Netball Australia has backed the lead taken by one of its state federations after an overhaul of uniforms was announced in an attempt to foster greater inclusion in the modern-day game.
Netball NSW on Tuesday unveiled a new range of apparel to offer players more flexibility and broaden the appeal of the game in a move that could spell the end for the traditional netball dress.
Dresses will still available to those who still want to wear them, but added on-court options now include a range of singlets, T-shirts, long-sleeve tops, shorts and compression wear.
“Netball NSW believes that all participants should, as far as possible, be supported in wearing a uniform that allows them to participate in netball in the manner in which they feel most comfortable,” Netball NSW CEO Tain Drinkwater said.
“The key aim of this is to make sure we advance our position as a sport for people not just of all cultural backgrounds and gender identities, but all shapes and sizes too.
“It is clear that rigidity when it comes to clubs only allowing dresses is holding back our participation numbers.”
There are currently no regulations that stipulate dresses must be worn by players. Instead, rules around playing apparel are set at a competition level, with associations responsible for prescribing uniform parameters for their affiliated clubs.
Member organisations do the same for teams playing in state-level events and Netball Australia sets the parameters for the country’s professional competition, Super Netball.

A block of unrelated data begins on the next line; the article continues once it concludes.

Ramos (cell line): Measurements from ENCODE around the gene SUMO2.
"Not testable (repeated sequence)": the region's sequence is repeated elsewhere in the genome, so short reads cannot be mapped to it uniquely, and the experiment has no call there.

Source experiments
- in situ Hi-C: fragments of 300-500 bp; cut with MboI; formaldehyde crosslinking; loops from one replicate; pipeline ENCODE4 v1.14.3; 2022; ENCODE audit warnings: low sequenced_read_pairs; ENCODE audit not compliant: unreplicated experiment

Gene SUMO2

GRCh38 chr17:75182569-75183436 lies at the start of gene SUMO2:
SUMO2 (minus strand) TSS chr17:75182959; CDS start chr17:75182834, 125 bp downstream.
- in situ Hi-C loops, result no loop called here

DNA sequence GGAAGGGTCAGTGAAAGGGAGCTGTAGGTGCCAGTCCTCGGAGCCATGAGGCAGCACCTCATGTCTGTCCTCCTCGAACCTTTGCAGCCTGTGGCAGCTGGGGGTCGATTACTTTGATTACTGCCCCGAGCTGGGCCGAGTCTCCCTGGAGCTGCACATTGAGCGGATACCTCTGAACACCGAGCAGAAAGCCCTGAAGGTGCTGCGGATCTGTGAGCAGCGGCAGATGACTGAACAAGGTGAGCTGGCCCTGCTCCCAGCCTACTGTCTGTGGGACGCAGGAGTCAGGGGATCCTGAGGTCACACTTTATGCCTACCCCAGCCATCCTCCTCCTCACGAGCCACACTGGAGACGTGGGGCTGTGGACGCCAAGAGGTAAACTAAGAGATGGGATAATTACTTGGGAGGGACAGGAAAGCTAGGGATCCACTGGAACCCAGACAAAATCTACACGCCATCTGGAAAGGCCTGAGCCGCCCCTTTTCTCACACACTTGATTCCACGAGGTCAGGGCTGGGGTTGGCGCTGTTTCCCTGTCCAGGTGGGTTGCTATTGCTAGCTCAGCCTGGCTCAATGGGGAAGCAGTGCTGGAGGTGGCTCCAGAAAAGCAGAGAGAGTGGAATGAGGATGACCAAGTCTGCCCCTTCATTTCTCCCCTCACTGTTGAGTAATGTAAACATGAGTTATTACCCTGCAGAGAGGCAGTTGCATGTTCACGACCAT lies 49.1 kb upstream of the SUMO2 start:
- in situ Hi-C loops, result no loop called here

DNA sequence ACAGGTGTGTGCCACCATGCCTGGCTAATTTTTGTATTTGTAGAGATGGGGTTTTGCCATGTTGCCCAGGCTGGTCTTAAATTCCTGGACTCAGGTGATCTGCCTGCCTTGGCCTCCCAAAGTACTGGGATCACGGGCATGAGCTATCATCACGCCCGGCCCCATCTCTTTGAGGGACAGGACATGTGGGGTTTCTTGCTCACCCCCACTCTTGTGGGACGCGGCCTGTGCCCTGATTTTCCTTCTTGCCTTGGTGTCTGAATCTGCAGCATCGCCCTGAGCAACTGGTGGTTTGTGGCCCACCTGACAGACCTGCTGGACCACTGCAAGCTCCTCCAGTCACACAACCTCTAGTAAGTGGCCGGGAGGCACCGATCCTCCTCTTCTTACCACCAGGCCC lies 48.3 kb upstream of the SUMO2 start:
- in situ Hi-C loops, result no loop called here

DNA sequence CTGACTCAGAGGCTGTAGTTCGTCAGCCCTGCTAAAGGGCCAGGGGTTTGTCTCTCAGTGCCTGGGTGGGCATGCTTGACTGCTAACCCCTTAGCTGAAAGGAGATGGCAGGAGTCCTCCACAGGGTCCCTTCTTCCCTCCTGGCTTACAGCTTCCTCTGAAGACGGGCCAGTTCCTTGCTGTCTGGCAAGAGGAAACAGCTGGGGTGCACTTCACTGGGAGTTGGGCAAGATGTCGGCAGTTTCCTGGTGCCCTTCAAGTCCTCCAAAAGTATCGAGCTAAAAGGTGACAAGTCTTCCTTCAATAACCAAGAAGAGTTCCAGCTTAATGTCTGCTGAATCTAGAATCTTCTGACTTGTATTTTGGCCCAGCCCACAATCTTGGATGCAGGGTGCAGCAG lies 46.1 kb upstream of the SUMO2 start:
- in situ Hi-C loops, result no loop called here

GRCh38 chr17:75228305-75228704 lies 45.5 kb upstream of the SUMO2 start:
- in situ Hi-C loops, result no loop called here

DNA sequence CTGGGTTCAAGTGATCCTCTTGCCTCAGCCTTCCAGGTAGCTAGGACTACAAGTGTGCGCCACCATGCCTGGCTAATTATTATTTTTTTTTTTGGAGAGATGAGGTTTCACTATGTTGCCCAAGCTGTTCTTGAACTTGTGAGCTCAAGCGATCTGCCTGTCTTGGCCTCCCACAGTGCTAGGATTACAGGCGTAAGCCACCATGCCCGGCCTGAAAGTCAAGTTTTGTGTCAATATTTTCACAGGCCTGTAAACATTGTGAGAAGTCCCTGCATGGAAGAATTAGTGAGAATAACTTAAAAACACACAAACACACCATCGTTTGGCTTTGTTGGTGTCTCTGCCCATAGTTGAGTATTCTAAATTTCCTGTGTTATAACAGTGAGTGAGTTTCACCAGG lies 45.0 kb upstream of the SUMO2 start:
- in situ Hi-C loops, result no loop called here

But the new apparel range, manufactured by Valour Sport, now gives those community clubs and associations a far broader range of options and the chance to ensure uniforms can be more inclusive.
“We are encouraging all affiliated clubs and associations to embrace adaptability and flexibility around uniforms in order to encourage continued participation and enjoyment in our sport,” Drinkwater said.
“From today, they have the tools to do just that, backed by new inclusive uniform guidelines prepared by Netball NSW.”
The scheme got the backing of the national governing body, Netball Australia, whose State of the Game review last year had highlighted the issue after it found existing uniform options presented barriers to many wanting to take up or continue playing the game.
“Netball Australia works closely with our state and territory member organisations on innovative approaches to the administration that addresses barriers to participation and creates more inclusive and welcoming environments for everyone to play, deliver and enjoy our game,” Netball Australia CEO Kelly Ryan said.
“Netball Australia encourages all state and territory member organisations to embrace adaptability and flexibility around uniforms … [and] believes these changes will grow our game and everyone’s enjoyment of it.”
Surveys of grassroots netballers helped inform the initiative, with one study carried out by Victoria University finding that 58% of girls did not want to wear skirts during sport outside of school and 64% preferred to wear dark-coloured bottoms.
Another study conducted by the University of Sydney revealed that only 8% of Netball NSW members speak a language other than English and only 6% are born overseas.
Those from a multicultural or culturally and linguistically diverse background were found to be more likely (32%) to drop out after only one year than English-speaking or Australia-born counterparts.
“In many ways this is a watershed moment,” Drinkwater said of the initiative. “Netball has been the leader in so many areas, but not when it comes to widening its appeal beyond traditional bases. It is time to change that.”